self-taught architect tadao ando set up his own practice in 1969. since then, he has completed over 200 buildings and was awarded the pritzker architecture prize in 1995. on the occasion of its 5th anniversary, PORT magazine visited the architect’s studio in osaka, which was originally intended as a residence, and discusses the key principles that typify the 74-year-old’s acclaimed work. ‘the real importance of architecture is its ability to move people’s hearts deeply,’ ando says. ‘I am always trying to establish spaces where people can gather and interact with one another.’

all images by kaita takemura



ando originally designed the building that houses his studio as a home for a young family. as it neared completion, the clients discovered they were expecting twins and the architect realized it would be too small for their needs. the studio was then extended three times, before it was rebuilt in 1991 to accommodate his own expanding team. the space features ando’s trademark smooth concrete surfaces with carefully positioned apertures that channel natural light.

walls throughout the building accommodate shelves filled with books and magazines



in an interview with alyn griffiths, tadao ando explains his working processes, the state of architecture as a profession today, and the contemporary artists he most admires. read an excerpt from the interview below, and the full feature published in PORT magazine’s latest issue.


alyn griffiths: your buildings are often distinguished by their pure geometric forms and use of exposed concrete. how are you able to achieve such a human quality in your architecture using very basic shapes and materials?


tadao ando: my intention is to create a specific space that does not exist autonomously of its site, using common materials that we can find anywhere in the world, like concrete, which consists of sand, stone and cement. I believe that the emotional power in architecture comes from how we introduce natural elements into the architectural space. therefore, rather than making elaborate forms, I choose simple geometries to draw delicate yet dramatic plays of light and shadow in space.

frank gehry’s cardboard wiggle side chair occupies a corner of a landing on one of the staircases



AG: how would you describe the state of the architecture profession today? in comparison to other periods you’ve witnessed during your career, is this a better or worse time to be an architect?


TA: I personally feel that society today does not need as many architects as [it did] in the 19th and 20th centuries, especially in developed countries. I kept believing that architects have a role to play in realising places that can be a cornerstone and a compass in everyone’s hearts. but in recent years, due to pressures from the economy, the scale and speed of development have significantly increased all over the world, resulting in the decline of the social role of architects. however, even in such a difficult time, I wish to provide the origin and home of people’s hearts as an architect.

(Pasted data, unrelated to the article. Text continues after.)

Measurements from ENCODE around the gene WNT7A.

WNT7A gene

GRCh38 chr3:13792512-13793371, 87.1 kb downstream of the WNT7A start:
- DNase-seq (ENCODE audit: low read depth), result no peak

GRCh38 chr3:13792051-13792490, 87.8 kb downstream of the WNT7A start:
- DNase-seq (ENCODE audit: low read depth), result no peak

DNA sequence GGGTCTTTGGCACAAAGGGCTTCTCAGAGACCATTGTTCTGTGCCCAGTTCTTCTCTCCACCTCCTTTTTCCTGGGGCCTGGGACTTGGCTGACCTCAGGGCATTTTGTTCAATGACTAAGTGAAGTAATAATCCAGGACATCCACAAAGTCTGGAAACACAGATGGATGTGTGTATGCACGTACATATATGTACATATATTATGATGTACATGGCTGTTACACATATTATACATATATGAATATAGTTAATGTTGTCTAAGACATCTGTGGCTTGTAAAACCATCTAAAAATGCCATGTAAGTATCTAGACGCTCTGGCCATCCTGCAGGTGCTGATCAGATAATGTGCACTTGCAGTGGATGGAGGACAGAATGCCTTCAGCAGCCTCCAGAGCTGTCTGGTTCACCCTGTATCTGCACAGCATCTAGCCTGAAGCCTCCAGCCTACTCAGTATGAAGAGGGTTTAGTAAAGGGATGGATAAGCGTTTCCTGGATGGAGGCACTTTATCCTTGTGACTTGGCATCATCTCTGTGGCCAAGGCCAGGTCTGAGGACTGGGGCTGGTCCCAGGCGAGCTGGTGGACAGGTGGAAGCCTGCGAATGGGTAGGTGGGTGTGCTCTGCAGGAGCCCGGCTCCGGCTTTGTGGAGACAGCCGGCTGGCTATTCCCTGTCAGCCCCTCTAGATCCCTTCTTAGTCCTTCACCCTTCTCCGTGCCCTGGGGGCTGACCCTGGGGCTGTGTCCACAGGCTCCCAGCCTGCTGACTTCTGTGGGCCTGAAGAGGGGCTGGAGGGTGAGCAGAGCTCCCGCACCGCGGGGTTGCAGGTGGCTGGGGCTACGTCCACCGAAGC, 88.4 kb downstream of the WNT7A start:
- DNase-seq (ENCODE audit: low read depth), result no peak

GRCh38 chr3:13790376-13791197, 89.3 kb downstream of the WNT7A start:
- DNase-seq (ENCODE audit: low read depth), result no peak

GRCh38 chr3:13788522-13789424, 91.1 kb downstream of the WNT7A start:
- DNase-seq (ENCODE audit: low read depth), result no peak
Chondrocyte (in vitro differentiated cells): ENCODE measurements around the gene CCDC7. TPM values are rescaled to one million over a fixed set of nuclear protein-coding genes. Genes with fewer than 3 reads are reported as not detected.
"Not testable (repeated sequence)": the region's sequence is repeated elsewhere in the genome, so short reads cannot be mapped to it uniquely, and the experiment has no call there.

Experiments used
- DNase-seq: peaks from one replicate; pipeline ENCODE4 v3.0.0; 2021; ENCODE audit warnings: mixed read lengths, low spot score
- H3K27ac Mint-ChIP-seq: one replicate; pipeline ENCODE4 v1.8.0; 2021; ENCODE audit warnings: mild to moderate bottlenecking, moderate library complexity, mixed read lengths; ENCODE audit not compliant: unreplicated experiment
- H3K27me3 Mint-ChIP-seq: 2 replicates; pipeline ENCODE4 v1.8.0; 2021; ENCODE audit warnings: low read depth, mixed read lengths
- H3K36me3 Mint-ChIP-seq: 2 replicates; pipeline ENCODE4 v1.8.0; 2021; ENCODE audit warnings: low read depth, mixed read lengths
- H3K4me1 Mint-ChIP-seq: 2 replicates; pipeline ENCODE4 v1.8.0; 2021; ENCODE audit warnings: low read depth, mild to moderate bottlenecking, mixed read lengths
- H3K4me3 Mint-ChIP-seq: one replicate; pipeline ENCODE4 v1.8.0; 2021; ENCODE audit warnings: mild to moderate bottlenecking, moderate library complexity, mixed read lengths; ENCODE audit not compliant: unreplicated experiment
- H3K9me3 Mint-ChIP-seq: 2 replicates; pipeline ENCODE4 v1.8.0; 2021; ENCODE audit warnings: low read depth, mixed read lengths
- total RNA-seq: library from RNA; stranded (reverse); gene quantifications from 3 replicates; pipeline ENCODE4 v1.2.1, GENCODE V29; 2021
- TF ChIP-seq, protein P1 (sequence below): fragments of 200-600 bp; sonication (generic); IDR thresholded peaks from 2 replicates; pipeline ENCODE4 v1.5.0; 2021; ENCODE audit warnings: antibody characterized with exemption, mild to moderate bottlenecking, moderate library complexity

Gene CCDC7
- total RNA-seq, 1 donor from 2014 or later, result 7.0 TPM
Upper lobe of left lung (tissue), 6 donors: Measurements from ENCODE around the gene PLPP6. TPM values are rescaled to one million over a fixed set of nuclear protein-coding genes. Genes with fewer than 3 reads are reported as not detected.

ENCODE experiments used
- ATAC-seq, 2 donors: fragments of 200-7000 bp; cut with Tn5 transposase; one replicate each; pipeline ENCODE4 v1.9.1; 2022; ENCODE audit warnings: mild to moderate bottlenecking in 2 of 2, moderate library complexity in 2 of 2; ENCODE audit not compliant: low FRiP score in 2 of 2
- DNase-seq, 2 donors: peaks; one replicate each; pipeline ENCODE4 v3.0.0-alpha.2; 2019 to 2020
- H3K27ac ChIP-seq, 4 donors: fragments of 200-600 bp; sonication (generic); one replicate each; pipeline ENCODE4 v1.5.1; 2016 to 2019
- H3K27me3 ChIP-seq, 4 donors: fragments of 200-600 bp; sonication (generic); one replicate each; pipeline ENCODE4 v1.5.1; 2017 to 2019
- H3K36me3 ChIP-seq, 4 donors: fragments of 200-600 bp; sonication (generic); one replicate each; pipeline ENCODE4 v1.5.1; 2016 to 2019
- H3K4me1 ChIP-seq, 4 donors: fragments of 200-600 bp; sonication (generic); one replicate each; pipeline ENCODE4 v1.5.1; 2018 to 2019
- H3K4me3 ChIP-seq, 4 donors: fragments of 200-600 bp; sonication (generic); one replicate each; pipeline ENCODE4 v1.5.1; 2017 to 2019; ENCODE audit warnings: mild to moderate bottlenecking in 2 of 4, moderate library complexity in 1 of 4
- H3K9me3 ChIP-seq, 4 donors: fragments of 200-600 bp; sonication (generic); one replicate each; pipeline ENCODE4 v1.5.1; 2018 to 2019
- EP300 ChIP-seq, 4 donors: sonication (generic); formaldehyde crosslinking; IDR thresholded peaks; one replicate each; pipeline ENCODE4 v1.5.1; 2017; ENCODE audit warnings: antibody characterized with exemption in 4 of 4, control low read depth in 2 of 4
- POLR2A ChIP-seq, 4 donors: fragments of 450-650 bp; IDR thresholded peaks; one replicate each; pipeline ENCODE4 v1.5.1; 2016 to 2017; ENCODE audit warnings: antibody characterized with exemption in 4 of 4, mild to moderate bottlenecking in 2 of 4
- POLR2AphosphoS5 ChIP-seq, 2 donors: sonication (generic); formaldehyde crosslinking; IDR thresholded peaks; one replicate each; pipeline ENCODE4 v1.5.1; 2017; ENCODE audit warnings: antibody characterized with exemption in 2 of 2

a boxing glove signed by evander holyfield hangs from george nelson’s block clock



AG: aside from the work of the great architects you admire, where else do you look for inspiration?


TA: the inspiration to envision new architecture can be found anywhere, such as in a sentence or even a word in a novel I am reading, in a scene within a film, or in memories of my travel to caves in india or ancient ruins. as long as we open our mind all the time, we can find the inspirational keys to new creation. throughout my career, I have been fortunate to work with many influential artists as clients, coworkers and friends. I have been commissioned for several projects by fashion designers such as issey miyake, giorgio armani and tom ford. I have also kept in touch with outstanding contemporary artists with whom I collaborated, including damien hirst, ellsworth kelly and richard serra. their aesthetics and distinctive eyes always deeply inspire and motivate me to create.

impeccably smooth concrete surfaces have become ando’s trademark

ando sketches the interior of his studio on a personalised notepad

portrait of tadao ando inside his self-built studio